The Other Side of the Coin

Interestingly, none of these theories go into much detail on consumption as a function of age and what this implies in an aging society. Keynes’s model does not incorporate time at all, and Life Cycle theorists and Milton Friedman both assume that consumption rises in a linear fashion from birth to death. Keynes’s model may be the least dangerous in this sense, as nothing is as destructive to a forecasting model as linear thinking and extrapolation. The tendency to project current conditions into infinity leads to booms and busts. Remember the dot-com boom? It seems ridiculous now, but professional investors implicitly assumed that growth rates that were far in excess of historical norms would continue indefinitely into the future: “Our website is attracting 100,000 new eyeballs per day….”

Milton Friedman was an optimist and a true believer in the market system, and these are some of his most memorable and endearing qualities. They are what allowed the man to spread his views so effectively and radically change the world for the better. It is only natural, in Friedman’s optimistic mind, for consumer spending to march upward more or less continuously with only mild setbacks here and there. But we know that this is not true. People do indeed increase their spending for most of their lives, but once they hit their 50s they spend less on virtually everything.

Friedman is partially right, of course. A person’s income and expectation of future income clearly affects the level of consumption today. A janitor is not likely to buy a Porche, because at no time in his life will his income justify such a purchase. But how many Porches (or boats, or expensive clothes, or Rolex watches) do you see 70-year-old men buying?

These are luxury goods, of course. What about more mundane items? How many washing machines, sofas, or coffee machines does a 70-year-old man buy? Common sense would tell you that the answer is “not very many.” Is the reason, as Friedman’s hypothesis would suggest, because an elderly man realizes that his future income with which to pay for these items is modest? Or might it be for the more obvious reason that the man has already accumulated more than enough of these things in his 70 years?

Conclusions

Demographic trends suggest a decade-long lull in consumer spending starting around 2009 or 2010 as the Baby Boomers begin to spend less and save more for retirement. This will be a repeat, almost twenty years later, of the same scenario that Japan faced during the 1990s. When US consumer spending begins to falter, there will no doubt be plenty of economists attempting to explain the phenomenon by using some variation of Friedman’s permanent income hypothesis: “Americans are spending less money today because they see dark economic times ahead with declining incomes and standards of living….”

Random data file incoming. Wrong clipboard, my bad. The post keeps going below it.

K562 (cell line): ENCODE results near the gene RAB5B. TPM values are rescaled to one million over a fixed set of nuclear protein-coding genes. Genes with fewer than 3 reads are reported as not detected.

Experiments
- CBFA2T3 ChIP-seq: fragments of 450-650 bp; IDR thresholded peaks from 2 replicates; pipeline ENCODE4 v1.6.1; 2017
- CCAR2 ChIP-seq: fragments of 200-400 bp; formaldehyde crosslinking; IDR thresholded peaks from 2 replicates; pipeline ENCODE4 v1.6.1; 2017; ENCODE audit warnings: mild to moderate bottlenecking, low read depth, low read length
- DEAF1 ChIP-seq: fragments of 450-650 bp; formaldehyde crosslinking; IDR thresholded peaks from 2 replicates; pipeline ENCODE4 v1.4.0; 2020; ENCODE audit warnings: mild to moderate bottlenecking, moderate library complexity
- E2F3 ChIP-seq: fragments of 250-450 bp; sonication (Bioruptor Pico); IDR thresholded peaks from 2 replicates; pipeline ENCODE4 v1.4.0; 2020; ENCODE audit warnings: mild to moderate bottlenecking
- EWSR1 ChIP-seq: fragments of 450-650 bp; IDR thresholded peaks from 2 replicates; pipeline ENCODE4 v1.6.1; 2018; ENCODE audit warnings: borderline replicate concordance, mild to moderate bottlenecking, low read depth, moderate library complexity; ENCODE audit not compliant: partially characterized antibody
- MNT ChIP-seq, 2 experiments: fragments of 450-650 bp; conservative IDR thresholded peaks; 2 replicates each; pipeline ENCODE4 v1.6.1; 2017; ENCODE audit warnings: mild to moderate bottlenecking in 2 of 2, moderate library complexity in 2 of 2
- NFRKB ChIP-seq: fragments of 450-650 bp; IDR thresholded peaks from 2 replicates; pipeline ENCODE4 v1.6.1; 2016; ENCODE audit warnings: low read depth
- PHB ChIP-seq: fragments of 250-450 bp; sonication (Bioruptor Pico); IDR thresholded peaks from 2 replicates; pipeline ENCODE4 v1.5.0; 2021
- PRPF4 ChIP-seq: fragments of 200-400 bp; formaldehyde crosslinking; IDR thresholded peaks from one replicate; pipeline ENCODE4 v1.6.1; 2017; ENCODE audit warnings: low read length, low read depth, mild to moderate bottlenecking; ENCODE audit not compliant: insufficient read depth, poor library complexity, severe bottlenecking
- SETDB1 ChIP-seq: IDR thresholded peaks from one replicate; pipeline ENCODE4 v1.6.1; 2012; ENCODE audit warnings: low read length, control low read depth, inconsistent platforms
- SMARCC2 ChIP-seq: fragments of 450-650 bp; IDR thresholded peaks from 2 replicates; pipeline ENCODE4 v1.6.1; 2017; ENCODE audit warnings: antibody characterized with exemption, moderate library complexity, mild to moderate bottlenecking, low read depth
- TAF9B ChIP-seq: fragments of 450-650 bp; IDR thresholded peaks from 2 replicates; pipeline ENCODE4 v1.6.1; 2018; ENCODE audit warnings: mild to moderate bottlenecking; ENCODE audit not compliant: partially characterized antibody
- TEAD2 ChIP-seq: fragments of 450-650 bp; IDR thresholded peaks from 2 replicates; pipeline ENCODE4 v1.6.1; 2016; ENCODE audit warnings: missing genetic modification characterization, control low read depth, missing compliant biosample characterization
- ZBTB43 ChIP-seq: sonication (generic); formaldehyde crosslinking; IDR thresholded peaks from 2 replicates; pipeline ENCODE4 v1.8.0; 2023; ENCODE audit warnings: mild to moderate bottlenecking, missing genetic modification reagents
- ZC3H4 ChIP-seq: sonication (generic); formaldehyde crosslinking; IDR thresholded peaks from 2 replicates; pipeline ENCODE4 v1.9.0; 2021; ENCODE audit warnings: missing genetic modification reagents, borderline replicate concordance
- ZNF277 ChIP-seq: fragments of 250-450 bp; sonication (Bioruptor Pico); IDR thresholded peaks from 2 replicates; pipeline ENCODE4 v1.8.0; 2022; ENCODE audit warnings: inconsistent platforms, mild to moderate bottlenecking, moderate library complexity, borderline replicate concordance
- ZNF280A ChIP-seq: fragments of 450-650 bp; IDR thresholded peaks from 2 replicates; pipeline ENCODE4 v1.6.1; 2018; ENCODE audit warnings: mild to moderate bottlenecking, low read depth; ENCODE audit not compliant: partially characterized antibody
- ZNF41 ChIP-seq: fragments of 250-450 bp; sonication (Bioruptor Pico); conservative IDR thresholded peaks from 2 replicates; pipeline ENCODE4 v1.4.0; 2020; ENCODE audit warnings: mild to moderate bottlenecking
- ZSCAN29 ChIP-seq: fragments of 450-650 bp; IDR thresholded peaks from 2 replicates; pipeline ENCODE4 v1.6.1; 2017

Then, any and every policy under the sun will be recommended on how to “fix” the problem. No doubt, Keynes’s Depression-era work will also be resurrected, and phrases like “liquidity trap” will become popular again in economic circles. [Note: Real world events followed this part of the forecast like a movie script.]

None of these ideas are likely to make much difference in spurring demand. They certainly didn’t in Japan, and there was no lack of trying. Japan eventually recovered to an extent, as the US will too. But the recovery in demand was a result of changes in demographic trends, not a policy miracle.

 

Disclaimer: This material is provided for informational purposes only, as of the date hereof, and is subject to change without notice. This material may not be suitable for all investors and is not intended to be an offer, or the solicitation of any offer, to buy or sell any securities nor is it intended to be investment advice. You should speak to a financial advisor before attempting to implement any of the strategies discussed in this material. There is risk in any investment in traded securities, and all investment strategies discussed in this material have the possibility of loss. Past performance is no guarantee of future results. The author of the material or a related party will often have an interest in the securities discussed. Please see Full Disclaimer for a full disclaimer.

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The Ascent of Money

We have always believed that history—and particularly economic and market history—tends to follow long cycles. For this reason we find a lot of value in reading economic history books. One well-researched economic history book can add clarity that can get lost in the daily barrage of newspaper and magazine articles. The problem is that many are mind-numbingly dry or, like Charles Mackey’s classic Extraordinary Popular Delusions and the Madness of Crowds, written in an English vocabulary from the Victorian period and incredible dense to read.

Once in a while, you find a real gem that is both insightful and eminently readable. We would put Niall Ferguson’s recent book in that category. The Ascent of Money: A Financial History of the World is exactly what it claims to be. It is a comprehensive history of the development and rise of the financial industry and its impact on the world. As Ferguson writes,

Behind each great historical phenomenon there lies a financial secret, and this book sets out to illuminate the most important of these. For example, the Renaissance created a boom in the market for art and architecture because Italian bankers like the Medici made fortunes by applying Oriental mathematics to money [starting as far back as 1202 with the publication of Fibonacci’s Liber Abaci and climaxing in the high Renaissance of the 1500s].